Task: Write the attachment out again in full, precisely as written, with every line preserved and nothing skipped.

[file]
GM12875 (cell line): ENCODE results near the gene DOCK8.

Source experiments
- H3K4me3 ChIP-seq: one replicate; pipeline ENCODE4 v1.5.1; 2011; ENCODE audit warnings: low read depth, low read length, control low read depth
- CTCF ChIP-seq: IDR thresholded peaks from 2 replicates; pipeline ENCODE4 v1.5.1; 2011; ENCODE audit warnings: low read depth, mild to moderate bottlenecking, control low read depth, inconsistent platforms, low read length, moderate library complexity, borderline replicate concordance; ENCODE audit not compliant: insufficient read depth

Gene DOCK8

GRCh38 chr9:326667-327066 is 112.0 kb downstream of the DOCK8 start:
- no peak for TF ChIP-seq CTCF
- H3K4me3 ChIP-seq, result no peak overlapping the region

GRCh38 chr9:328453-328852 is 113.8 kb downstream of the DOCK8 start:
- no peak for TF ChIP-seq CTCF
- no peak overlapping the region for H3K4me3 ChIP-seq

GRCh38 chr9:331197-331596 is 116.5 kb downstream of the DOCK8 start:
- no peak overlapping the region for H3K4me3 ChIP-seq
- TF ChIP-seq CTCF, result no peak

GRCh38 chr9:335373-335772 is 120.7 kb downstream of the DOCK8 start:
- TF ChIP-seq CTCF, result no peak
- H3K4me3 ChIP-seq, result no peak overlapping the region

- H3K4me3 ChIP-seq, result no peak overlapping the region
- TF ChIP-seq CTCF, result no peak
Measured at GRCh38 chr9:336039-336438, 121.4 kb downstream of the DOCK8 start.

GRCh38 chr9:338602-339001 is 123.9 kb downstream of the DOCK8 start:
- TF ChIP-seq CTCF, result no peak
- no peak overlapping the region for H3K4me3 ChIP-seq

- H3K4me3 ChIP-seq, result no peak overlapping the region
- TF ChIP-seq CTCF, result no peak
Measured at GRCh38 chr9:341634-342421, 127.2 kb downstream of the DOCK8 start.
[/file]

GM12875 (cell line): ENCODE results near the gene DOCK8.

Source experiments
- H3K4me3 ChIP-seq: one replicate; pipeline ENCODE4 v1.5.1; 2011; ENCODE audit warnings: low read depth, low read length, control low read depth
- CTCF ChIP-seq: IDR thresholded peaks from 2 replicates; pipeline ENCODE4 v1.5.1; 2011; ENCODE audit warnings: low read depth, mild to moderate bottlenecking, control low read depth, inconsistent platforms, low read length, moderate library complexity, borderline replicate concordance; ENCODE audit not compliant: insufficient read depth

Gene DOCK8

GRCh38 chr9:326667-327066 is 112.0 kb downstream of the DOCK8 start:
- no peak for TF ChIP-seq CTCF
- H3K4me3 ChIP-seq, result no peak overlapping the region

GRCh38 chr9:328453-328852 is 113.8 kb downstream of the DOCK8 start:
- no peak for TF ChIP-seq CTCF
- no peak overlapping the region for H3K4me3 ChIP-seq

GRCh38 chr9:331197-331596 is 116.5 kb downstream of the DOCK8 start:
- no peak overlapping the region for H3K4me3 ChIP-seq
- TF ChIP-seq CTCF, result no peak

GRCh38 chr9:335373-335772 is 120.7 kb downstream of the DOCK8 start:
- TF ChIP-seq CTCF, result no peak
- H3K4me3 ChIP-seq, result no peak overlapping the region

- H3K4me3 ChIP-seq, result no peak overlapping the region
- TF ChIP-seq CTCF, result no peak
Measured at GRCh38 chr9:336039-336438, 121.4 kb downstream of the DOCK8 start.

GRCh38 chr9:338602-339001 is 123.9 kb downstream of the DOCK8 start:
- TF ChIP-seq CTCF, result no peak
- no peak overlapping the region for H3K4me3 ChIP-seq

- H3K4me3 ChIP-seq, result no peak overlapping the region
- TF ChIP-seq CTCF, result no peak
Measured at GRCh38 chr9:341634-342421, 127.2 kb downstream of the DOCK8 start.